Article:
A Design Approach to Research in Technology Enhanced Mathematics Education

Yishay Mor

A Thesis Submitted for the Degree of Doctor of Philosophy

Institute of Education

University of London

This thesis explores the prospect of a design science of technology enhanced mathematics education (TEME), on three levels: epistemological, methodological and pedagogical. Its primary domain is the identification of scientific tools for design research in TEME. The outputs of this enquiry are evaluated by a demonstrator study in the domain of secondary school mathematics. A review of existing literature establishes a need for a design perspective in TEME research, but at the same time suggests a need for a consensual epistemic infrastructure for the field: a shared set of rules, processes and representations which bound and support its scientific discourse. Three constructs are proposed towards such an infrastructure: design narratives, design patterns, and the cycles of design research in which they are embedded. The first two are representations of domain design knowledge, the latter is a description of a design-centred scientific process.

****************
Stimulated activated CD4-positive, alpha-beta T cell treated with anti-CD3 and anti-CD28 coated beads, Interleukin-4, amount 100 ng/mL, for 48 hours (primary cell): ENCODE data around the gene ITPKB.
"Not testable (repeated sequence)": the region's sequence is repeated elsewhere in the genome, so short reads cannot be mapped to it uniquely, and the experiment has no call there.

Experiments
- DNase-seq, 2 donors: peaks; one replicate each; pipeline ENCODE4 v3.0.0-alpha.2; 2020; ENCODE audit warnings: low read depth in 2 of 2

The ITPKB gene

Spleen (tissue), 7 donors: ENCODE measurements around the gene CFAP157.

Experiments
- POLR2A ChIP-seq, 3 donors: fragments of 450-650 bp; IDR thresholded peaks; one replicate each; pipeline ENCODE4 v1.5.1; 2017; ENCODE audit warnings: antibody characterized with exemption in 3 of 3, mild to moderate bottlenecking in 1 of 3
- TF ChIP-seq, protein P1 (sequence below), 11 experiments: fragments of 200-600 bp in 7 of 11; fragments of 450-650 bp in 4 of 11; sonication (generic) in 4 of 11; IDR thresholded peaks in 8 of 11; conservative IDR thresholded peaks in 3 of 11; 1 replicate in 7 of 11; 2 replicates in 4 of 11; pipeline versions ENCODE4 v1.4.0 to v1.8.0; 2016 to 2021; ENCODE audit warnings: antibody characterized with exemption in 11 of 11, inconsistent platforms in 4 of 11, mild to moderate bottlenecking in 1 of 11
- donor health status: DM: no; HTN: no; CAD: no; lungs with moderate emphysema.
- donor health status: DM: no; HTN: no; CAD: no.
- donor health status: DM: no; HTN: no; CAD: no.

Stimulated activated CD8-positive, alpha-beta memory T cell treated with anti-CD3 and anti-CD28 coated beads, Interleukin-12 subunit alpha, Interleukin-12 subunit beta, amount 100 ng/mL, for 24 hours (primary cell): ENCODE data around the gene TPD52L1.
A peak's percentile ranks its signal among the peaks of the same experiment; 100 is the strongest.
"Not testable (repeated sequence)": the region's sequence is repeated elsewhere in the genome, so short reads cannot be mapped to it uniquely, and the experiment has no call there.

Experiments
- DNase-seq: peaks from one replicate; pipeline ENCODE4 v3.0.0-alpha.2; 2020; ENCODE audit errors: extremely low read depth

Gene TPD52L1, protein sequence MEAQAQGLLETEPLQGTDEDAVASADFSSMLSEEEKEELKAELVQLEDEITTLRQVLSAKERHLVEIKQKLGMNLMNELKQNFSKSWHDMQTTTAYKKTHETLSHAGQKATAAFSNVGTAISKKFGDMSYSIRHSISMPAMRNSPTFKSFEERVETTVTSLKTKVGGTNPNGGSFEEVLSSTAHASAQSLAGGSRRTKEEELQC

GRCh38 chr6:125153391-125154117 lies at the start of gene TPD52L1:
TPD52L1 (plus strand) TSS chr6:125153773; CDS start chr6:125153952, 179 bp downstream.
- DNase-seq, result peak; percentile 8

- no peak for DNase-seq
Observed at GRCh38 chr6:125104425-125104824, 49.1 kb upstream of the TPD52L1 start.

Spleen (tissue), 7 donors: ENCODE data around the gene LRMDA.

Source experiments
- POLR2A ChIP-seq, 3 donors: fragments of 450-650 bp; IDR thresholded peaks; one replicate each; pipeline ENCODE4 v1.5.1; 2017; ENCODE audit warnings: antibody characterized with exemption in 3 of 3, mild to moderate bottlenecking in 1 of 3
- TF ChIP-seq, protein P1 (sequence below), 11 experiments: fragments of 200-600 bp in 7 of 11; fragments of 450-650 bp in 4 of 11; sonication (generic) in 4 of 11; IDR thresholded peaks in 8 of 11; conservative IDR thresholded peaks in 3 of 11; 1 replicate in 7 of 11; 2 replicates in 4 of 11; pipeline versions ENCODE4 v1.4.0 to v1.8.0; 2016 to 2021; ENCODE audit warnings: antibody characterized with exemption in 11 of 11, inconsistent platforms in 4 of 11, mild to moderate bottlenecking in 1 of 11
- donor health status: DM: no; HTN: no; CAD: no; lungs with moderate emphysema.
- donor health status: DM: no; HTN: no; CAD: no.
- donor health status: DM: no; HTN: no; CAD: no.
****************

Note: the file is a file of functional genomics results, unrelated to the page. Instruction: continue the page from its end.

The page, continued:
The three constructs identified at the epistemological level are operationalised as a methodological framework by projecting them into a specific research setting of the demonstrator study. Appropriate methods and procedures are identified for collecting data, organising and interpreting them as design narratives, and extracting design patterns from these narratives.

The methodological framework is applied in the demonstrator domain to the question of learning about number sequences. A review of the educational research on number sequences identifies challenges in this area related to the tension between learners’ intuitive concept of sequences and the dominant curricular form. The former appears to be recursive in nature and narrative in form, whereas the latter is a function of index expressed in algebraic notation. The chosen design approach combines construction, collaboration and communication. It highlights the need for representations and activities which lead learners from intuitive concepts to formal mathematical structures.

Three interleaved themes connect the primary and the demonstrator domains: narrative, systematisation and representation. Narrative emerges as a key element in the process of deriving knowledge from experience. Systemisation concerns the structured organisation of knowledge. The tension between the two calls for representations which support a trajectory from the intuitive to the structural.

The main outcome of this study is a methodological framework for design science of TEME which combines design narratives and design patterns into structured cycles of enquiry. This framework is supported both theoretically and empirically. Inter alia, it is used to derive a contribution towards a pedagogical pattern language of construction, communication and collaboration in TEME.

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